Wednesday, May 29, 2013

What's in a megapixel?

I found this table buried deep in a Pentax manual but it does give you a good idea of the size of image you can expect to create with a given camera megapixel resolution. I've added the couple of lines to add context of common screen displays & web sites.
Megapixels Size Print/Display
14.6 4672×3104 A2 paper 14"×17"
10 3872×2592 A3 paper 10"×12"
6 3008×2000 A4 paper 8"×10"
3.1 2048x1536
Google+ (free)
LR5b smart preview
2 1824×1216 A5 paper 5"×7"
0.5 800x600 Web Pages Older computer screen

For those that like there information graphically, Design 215 has a great megapixels chart. (also shown below)

Finally here is a great little megapixel calculator that will back calculate a lot of useful information, given your image size in pixels. It will calculate such measures as aspect ratio, file size in various formats,  approx. number of photos that will fit on your memory card at that resolution and suitable print sizes. It is worth noting that the 300dpi requirement so often claimed by otherwise knowledgeable photo sites, is a little misleading. The dpi (dots per inch) is actually a measure that dates back to traditional printing whereas modern ink jet are more truly measured in ppi (pixels per inch). Each pixel normally being produced using 4 tiny dots of CMYK colour, Cyan, Magenta, Yellow, Black, in a 2 by 2 dot pattern. Frequently these dots overlaps on purpose. So at the simplest level 300ppi is equivalent to 150dpi. A lot of common ink jet "photo" printers normally only have a standard print density equivalent to 120 or 190 dpi, but with good results. Some of the more expensive ones may offer a High Res, setting that will be equivalent to 200-300dpi. So if you are a keen home printer you might be able to "push" the maximum size a little.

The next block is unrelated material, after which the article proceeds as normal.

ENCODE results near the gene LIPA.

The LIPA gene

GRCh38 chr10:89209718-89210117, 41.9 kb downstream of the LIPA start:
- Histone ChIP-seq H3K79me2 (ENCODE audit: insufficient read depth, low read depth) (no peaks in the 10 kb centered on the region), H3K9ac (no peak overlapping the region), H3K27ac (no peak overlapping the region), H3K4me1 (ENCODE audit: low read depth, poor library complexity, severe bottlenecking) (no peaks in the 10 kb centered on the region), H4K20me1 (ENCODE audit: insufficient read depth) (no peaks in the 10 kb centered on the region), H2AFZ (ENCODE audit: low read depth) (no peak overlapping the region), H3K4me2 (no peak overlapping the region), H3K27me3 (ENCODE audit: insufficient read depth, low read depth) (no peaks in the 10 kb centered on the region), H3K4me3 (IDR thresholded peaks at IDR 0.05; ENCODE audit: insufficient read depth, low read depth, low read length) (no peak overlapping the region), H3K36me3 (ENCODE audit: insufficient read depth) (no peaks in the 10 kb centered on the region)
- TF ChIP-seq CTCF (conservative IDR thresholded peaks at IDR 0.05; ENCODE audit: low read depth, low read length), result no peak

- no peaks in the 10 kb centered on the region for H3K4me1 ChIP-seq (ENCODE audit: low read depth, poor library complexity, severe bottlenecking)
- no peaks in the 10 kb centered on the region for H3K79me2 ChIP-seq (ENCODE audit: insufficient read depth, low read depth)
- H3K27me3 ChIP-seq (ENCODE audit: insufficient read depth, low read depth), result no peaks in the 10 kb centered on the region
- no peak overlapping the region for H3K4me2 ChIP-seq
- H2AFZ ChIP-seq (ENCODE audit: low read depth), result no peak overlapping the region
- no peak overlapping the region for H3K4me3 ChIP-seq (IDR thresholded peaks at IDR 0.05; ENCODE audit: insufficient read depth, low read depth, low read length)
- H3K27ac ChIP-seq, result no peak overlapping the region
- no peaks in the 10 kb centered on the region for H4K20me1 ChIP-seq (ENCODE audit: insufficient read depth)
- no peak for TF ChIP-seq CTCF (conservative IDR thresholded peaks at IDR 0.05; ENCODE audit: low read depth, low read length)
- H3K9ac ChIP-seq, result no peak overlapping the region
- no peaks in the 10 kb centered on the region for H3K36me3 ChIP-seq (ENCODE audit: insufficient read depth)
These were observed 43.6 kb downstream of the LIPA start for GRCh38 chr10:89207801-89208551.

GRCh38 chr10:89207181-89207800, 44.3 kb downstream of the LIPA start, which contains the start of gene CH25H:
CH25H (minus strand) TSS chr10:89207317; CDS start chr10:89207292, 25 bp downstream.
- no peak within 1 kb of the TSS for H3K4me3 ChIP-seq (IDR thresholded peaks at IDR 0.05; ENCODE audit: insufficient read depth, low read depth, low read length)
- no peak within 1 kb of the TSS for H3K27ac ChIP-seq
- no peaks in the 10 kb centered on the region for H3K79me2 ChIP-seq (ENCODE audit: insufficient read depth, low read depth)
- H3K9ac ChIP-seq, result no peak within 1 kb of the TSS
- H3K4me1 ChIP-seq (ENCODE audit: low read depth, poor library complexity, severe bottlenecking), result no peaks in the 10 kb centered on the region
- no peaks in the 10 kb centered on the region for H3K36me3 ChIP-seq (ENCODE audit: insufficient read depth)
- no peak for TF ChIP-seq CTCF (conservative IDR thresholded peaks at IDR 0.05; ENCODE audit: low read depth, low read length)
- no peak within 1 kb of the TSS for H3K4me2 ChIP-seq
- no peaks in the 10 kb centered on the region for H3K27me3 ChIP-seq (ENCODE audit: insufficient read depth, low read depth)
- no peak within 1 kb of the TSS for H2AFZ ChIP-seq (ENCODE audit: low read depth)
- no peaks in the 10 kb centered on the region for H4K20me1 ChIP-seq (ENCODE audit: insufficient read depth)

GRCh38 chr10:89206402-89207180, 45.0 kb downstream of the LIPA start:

Remember that megapixels are not a measure of the true picture quality, which relies on a number of other factors, exposure, focus, composition, points of interests, colour balance etc. Megapixel is purely just a measure of size.
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